• As the European Commission attempts to deal directly with Russia over the Nord Stream 2 gas pipeline project, six European gas transmission operators have sounded alarm. Austria’s Gas Connect, Czech Republic NET4Gas and Germany’s Fluxys, ONTRAS, GAscade and Gasunie – representing the major demand centres– are alarmed by the move, aimed at representing the geopolitical concerns of the countries the pipeline flows through, arguing that it creates legal uncertainty for future projects.
  • While Rosneft and ExxonMobil’s LNG project in Sakhalin-1 LNG project continues, the Russian giant is also considering building its own LNG plant, independent of other partners involved in the vast Sakhalin development. Closer in proximity to the main LNG markets of East Asia, Sakhalin gas will be joining a hugely competitive Pacific rim LNG race.

Last week in Asian oil

Downstream

  • Abu Dhabi’s plans to restart its gasoline-focused RFCC unit at its Ruwais refinery has been delayed a year. Now expected only in early 2019, South Korea’s GS Engineering and Construction has been appointed to work on the secondary unit, which was hit by fire earlier this year. Repairs at the 800 kb/d Ruwais site were planned to be completed by 1Q2018, but the delay means that Abu Dhabi will remain short of gasoline and dependent on imports of the fuel, while producing excess amounts of fuel oil.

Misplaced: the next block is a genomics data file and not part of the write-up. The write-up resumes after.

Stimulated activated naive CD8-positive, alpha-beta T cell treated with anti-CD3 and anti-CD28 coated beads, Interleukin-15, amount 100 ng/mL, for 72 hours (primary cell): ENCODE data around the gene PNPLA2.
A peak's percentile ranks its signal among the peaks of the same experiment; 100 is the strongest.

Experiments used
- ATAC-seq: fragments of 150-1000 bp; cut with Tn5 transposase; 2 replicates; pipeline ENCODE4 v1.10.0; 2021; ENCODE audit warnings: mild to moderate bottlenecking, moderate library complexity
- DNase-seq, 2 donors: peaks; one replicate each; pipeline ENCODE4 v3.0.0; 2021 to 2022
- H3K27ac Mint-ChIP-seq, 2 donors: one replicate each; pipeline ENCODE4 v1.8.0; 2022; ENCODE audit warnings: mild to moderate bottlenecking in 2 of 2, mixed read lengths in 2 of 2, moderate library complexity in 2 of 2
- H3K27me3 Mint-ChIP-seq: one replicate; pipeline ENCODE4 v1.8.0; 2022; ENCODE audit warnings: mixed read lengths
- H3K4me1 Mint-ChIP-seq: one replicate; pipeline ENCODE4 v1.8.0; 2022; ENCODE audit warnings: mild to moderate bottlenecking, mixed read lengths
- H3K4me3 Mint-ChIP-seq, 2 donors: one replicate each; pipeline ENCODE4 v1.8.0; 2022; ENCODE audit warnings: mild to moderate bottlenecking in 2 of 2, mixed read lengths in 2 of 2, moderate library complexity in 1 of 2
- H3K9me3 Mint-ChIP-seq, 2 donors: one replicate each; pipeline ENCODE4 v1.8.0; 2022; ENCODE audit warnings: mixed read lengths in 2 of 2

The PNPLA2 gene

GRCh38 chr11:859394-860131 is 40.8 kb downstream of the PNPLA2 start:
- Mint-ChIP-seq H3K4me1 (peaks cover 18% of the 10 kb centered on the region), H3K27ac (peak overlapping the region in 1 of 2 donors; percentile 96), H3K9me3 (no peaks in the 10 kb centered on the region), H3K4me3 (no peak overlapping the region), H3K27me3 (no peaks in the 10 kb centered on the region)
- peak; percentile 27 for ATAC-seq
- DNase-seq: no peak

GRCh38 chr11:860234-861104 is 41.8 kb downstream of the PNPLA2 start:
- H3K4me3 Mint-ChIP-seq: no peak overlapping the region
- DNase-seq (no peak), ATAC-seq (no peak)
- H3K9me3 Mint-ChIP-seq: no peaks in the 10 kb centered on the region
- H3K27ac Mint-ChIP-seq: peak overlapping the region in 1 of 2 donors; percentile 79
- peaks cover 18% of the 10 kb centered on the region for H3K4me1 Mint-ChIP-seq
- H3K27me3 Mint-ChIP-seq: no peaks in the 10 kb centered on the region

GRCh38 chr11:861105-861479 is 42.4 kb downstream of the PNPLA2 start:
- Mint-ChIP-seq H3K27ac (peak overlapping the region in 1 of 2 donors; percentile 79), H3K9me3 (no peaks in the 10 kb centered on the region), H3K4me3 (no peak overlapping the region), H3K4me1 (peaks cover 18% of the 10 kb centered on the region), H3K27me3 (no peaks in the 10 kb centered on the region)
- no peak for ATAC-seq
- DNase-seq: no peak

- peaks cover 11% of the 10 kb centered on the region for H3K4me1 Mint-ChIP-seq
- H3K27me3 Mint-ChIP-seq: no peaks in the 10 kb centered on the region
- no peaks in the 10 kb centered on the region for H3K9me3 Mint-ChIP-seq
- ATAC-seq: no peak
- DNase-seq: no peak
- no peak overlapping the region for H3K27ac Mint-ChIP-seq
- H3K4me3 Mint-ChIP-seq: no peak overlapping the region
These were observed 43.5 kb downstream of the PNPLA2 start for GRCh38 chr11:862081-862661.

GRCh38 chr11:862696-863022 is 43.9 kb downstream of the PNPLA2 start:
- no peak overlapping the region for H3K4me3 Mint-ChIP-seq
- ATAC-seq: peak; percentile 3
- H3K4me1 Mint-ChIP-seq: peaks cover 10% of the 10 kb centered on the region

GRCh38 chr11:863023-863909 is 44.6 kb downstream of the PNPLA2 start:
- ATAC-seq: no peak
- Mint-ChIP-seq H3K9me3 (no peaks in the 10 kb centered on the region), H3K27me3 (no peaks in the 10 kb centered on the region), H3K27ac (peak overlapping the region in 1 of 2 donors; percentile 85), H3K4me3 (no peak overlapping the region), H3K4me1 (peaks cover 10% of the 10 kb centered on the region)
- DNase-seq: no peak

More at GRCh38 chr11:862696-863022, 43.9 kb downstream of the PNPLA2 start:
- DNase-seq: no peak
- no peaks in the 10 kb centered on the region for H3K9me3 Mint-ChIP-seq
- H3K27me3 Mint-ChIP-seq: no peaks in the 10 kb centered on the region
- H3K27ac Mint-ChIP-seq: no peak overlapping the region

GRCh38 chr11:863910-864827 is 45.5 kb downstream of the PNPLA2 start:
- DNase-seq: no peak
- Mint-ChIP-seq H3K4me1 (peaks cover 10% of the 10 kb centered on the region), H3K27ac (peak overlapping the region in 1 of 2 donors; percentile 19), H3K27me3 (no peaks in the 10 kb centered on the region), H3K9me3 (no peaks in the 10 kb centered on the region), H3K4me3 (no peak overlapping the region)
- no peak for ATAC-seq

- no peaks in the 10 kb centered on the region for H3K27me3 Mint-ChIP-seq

• Construction of a crude pipeline in China’s eastern Shandong province has been completed, providing a boost to the country’s independent teapot refineries. Linking crude facilities operated by Mercuria in Qingdao port to the city of Weifang, where several teapots are located, the 608 kb/d pipeline will ease crude distribution bottlenecks for the increasingly important network of refiners. The pipeline will also be expanded into several other branches connecting the central and southern parts of the province, eventually increasing capacity to 1.2 mmb/d.

Natural Gas & LNG

  • South Korea’s Kogas has inked three separate agreements in participate in LNG projects across three states in the USA. In Alaska, Kogas will cooperate on the development of Alaska Gasline’s Alaska LNG project aimed at moving North Slope gas to LNG-hungry markets in Asia. In Port Arthur, Texas, Kogas is teaming up with Sempra LNG and Australia’s Woodside Energy on a new LNG terminal on the Houston Ship Channel, which is planned to house two LNG trains. In Lousiana, after receiving its first LNG cargo from Cheniere’s Sabine Pass, Kogas will be conducting feasibility studies at Energy Transfer’s Lake Charles LNG project. It marks the growing participation of Asian LNG buyers in American LNG projects.